Self-hypnosis can alter your perception of time.  In the same way that time flies when your mind is completely occupied by a wonderful book, conversation or film, so your conscious mind can experience the time of your contraction as much less than it actually is.  Time distortion is very common using hypnosis.  Women generally imagine a session has taken 15 minutes when in reality it has been closer to 30.  If your perception of your labour is only 50% of the actual time it has taken, imagine what a very helpful tool that could be.

I give you the suggestion that you can have no negative thoughts.
  At the moment of a contraction, I suggest that you can have no intrusive, analytical thoughts that will be harmful to your subconscious (such as, “I can’t do this”).  Labour is like nothing else you have ever experienced and contractions are like a light switch:  there and gone, on and then off.  You can have as many negative thoughts as you choose between contractions, but when you are no longer in pain, you are less likely to feel as strongly about them as you would during a contraction.

I  encourage you to use self-hypnosis in times of sleeplessness or stress, a tool you can use for the rest of your life.  Imagine a tool that enables you to relax on command, taking you to a very close state to sleep which usually becomes sleep very easily.  You can also use these techniques if you experience any type of anxiety at the doctor or hospital appointments you may have.  It is amazing how many women are diagnosed with high blood pressure because their response to a hospital or to something a doctor has just said to them, is an anxious one.  If you choose to use it, self-hypnosis can help you to stay calm and relaxed through blood being taken, blood pressure being checked, or any internal examinations.

You are completely in control of your own relaxation.  I try not to connect your relaxation and feelings of strength and confidence to anyone else.  If your partner or your midwife irritates you during labour (and most women prefer to labour in a very quiet, private environment, in a darkened room not feeling as though they are being observed) then it is not ideal for them to be responsible for your ability to relax during contractions.  You can choose to spend your early labour away from your partner, either asleep between contractions or just alone, allowing your partner to get as much sleep as they need to enable them to best support you through your labour.  How lovely to be able to disappear to a quiet pace within yourself and spend your labour there,  and in my experience of helping over a thousand women prepare for and cope with labour and birth, it is by far the best way to be during your labour.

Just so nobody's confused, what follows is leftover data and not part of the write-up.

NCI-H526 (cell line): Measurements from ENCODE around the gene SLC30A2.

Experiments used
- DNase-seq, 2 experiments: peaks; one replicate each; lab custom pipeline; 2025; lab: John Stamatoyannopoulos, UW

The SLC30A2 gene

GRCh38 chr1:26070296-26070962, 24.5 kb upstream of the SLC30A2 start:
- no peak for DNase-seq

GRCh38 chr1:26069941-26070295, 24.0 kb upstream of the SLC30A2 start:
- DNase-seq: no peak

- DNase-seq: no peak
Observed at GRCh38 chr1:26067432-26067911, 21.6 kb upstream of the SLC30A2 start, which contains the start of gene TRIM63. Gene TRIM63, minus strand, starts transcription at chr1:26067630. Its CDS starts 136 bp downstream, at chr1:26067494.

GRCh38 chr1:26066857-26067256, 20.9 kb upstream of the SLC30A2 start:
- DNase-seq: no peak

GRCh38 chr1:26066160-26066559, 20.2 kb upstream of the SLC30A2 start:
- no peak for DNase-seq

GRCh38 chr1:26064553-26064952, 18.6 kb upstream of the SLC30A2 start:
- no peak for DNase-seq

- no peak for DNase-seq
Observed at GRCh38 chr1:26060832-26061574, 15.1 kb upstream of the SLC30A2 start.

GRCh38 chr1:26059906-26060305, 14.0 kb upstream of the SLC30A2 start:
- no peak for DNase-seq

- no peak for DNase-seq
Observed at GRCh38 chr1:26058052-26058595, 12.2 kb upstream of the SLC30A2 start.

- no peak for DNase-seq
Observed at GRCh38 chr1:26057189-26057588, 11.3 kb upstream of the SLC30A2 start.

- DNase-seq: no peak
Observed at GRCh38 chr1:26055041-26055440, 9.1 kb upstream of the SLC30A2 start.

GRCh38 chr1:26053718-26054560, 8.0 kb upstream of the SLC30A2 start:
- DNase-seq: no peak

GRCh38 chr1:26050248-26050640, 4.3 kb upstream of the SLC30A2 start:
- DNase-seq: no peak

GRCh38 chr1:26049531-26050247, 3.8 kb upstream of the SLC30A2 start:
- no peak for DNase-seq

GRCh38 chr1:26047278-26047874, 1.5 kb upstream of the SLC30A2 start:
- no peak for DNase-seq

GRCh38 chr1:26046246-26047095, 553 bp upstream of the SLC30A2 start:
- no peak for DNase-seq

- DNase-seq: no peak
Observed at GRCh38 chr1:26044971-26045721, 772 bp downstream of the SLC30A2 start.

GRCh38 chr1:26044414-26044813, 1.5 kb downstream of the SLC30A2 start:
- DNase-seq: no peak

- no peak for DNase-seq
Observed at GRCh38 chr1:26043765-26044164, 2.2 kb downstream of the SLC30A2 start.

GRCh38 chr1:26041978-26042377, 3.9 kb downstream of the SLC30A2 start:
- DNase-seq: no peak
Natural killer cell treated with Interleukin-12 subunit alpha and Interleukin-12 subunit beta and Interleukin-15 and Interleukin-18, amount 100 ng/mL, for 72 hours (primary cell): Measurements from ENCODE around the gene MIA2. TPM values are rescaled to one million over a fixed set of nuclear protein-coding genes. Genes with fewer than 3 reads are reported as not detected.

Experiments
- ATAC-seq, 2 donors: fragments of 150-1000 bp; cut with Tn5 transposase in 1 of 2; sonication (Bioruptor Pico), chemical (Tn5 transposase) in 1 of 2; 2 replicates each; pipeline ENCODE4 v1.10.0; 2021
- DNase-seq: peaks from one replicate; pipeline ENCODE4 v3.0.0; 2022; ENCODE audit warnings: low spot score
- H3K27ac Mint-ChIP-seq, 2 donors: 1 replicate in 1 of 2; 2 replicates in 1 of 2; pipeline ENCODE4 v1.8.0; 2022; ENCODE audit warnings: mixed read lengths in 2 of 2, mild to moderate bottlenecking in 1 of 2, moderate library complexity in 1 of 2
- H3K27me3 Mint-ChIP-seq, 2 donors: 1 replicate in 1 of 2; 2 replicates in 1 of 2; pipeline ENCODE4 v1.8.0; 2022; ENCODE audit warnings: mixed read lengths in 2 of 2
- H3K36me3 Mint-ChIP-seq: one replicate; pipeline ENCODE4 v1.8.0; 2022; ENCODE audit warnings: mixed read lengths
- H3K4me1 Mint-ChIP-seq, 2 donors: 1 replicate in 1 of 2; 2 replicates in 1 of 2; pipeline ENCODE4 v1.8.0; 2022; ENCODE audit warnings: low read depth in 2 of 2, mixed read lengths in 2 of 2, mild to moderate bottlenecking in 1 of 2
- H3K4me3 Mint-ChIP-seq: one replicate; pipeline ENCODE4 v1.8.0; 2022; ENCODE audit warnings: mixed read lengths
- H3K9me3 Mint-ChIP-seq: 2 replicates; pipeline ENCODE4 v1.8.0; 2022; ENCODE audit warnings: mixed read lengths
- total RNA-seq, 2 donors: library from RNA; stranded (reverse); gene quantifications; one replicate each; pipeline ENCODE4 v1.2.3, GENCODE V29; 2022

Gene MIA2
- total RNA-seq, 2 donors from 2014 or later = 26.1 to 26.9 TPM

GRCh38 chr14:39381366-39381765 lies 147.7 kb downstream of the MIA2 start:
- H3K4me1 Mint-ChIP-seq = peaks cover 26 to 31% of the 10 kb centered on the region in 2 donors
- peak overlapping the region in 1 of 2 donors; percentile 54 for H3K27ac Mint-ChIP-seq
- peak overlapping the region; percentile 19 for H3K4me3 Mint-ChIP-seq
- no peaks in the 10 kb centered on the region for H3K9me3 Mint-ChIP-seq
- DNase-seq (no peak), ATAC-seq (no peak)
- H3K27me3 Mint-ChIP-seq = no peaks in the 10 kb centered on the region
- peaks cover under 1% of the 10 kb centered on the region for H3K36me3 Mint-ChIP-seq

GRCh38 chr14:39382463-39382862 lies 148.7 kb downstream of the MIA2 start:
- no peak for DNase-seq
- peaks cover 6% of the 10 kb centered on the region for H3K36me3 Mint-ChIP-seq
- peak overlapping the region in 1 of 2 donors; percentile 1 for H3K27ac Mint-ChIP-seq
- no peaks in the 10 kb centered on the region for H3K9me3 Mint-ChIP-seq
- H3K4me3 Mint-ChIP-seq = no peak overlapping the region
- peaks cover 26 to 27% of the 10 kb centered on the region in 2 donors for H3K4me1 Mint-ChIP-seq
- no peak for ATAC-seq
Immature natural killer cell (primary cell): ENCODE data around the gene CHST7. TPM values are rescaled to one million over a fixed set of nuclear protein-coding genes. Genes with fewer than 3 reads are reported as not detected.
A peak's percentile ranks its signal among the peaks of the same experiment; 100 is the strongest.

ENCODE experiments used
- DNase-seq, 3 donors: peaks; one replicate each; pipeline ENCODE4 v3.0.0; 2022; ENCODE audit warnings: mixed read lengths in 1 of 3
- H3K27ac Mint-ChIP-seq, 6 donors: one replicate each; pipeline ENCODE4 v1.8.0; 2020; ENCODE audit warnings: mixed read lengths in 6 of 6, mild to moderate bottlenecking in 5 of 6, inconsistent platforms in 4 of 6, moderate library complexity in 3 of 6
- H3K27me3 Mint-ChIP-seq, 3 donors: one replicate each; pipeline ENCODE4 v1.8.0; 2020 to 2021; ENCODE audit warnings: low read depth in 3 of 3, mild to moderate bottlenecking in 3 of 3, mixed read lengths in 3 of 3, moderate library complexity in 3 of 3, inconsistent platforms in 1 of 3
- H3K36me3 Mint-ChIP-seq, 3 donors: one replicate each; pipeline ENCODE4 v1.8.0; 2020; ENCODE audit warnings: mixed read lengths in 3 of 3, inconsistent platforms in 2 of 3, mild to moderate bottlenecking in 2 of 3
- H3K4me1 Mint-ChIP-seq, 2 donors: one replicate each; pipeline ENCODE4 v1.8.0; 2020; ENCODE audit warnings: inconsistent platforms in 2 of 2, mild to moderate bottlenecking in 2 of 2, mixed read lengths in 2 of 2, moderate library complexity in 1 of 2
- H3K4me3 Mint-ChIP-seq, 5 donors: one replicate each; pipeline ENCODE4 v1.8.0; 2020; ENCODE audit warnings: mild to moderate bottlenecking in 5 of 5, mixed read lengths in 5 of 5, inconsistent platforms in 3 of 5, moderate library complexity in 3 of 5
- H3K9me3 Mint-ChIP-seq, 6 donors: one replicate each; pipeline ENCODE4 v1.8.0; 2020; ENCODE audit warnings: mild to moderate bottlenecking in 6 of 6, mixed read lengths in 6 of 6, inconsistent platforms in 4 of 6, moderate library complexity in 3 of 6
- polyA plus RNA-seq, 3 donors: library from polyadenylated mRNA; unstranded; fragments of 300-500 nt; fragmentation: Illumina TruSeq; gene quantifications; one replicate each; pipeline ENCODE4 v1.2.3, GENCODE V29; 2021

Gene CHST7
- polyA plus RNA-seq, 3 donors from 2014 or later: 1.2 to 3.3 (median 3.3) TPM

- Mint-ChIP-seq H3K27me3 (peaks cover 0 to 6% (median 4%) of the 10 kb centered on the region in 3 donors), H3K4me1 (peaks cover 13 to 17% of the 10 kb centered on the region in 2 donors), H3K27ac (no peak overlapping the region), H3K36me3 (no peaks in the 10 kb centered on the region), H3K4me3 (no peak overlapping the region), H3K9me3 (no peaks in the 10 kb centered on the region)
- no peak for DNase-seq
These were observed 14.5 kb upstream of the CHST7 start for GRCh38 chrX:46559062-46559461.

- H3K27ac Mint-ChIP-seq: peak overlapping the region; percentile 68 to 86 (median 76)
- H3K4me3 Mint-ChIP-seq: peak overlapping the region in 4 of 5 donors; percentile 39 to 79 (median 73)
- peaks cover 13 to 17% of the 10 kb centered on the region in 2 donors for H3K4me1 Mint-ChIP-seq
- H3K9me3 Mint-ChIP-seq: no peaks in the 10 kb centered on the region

You can also be in control of how much contact anybody has with you.  In a hospital delivery room, or on a labour ward, midwives may interrupt you during a contraction without realizing.  Self-hypnosis allows you to signal to everyone around you that you are experiencing a contraction and would prefer not to be disturbed, understanding that when you are ready, you will bring yourself back into the room and then allow interactions to take place, be it taking of your blood pressure, asking for a drink or changing position, all on your terms.
In addition to teaching you self-hypnosis, I encourage you to use your own words as far as possible (taken from a questionnaire I ask you to fill in).